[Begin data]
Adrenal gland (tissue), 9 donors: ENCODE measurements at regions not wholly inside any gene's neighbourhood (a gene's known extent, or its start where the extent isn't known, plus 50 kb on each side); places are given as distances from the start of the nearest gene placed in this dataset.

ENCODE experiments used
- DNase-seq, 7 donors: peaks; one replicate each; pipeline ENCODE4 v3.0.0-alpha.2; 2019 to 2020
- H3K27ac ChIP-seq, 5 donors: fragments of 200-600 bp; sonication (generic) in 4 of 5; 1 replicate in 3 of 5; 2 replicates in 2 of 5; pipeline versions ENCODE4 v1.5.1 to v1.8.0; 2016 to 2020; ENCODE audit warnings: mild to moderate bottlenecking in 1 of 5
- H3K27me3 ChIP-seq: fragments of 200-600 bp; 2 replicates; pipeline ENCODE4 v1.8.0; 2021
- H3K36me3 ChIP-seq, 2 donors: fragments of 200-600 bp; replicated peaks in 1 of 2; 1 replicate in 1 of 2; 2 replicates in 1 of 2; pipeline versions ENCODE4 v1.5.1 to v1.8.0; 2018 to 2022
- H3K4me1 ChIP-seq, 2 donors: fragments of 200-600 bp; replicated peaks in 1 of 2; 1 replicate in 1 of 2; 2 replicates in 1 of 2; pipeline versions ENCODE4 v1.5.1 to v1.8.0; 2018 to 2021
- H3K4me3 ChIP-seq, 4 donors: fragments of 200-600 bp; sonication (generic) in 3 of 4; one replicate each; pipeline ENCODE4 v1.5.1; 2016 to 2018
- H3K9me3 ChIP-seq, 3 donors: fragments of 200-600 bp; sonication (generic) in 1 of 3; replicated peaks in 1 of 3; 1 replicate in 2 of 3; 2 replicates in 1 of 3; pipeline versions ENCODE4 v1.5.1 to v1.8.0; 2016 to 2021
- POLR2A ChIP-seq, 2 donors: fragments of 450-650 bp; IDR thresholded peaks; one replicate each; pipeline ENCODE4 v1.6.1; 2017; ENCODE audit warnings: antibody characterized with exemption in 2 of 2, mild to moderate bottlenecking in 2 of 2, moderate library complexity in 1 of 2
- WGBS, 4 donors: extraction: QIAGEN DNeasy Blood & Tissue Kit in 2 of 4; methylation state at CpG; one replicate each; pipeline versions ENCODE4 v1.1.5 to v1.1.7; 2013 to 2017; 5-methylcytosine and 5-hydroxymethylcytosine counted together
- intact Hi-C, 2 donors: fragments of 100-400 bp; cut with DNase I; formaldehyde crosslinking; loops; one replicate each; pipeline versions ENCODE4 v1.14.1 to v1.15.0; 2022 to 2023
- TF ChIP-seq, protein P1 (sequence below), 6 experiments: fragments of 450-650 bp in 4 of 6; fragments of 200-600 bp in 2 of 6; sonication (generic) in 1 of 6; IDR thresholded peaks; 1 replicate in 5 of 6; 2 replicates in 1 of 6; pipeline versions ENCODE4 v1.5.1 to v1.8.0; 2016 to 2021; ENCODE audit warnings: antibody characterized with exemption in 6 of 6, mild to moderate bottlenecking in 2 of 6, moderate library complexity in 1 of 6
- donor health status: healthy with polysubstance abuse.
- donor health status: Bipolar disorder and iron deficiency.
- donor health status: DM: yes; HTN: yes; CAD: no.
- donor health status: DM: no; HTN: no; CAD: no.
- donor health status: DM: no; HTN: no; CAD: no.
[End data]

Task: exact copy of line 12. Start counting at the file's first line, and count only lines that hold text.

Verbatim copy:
- intact Hi-C, 2 donors: fragments of 100-400 bp; cut with DNase I; formaldehyde crosslinking; loops; one replicate each; pipeline versions ENCODE4 v1.14.1 to v1.15.0; 2022 to 2023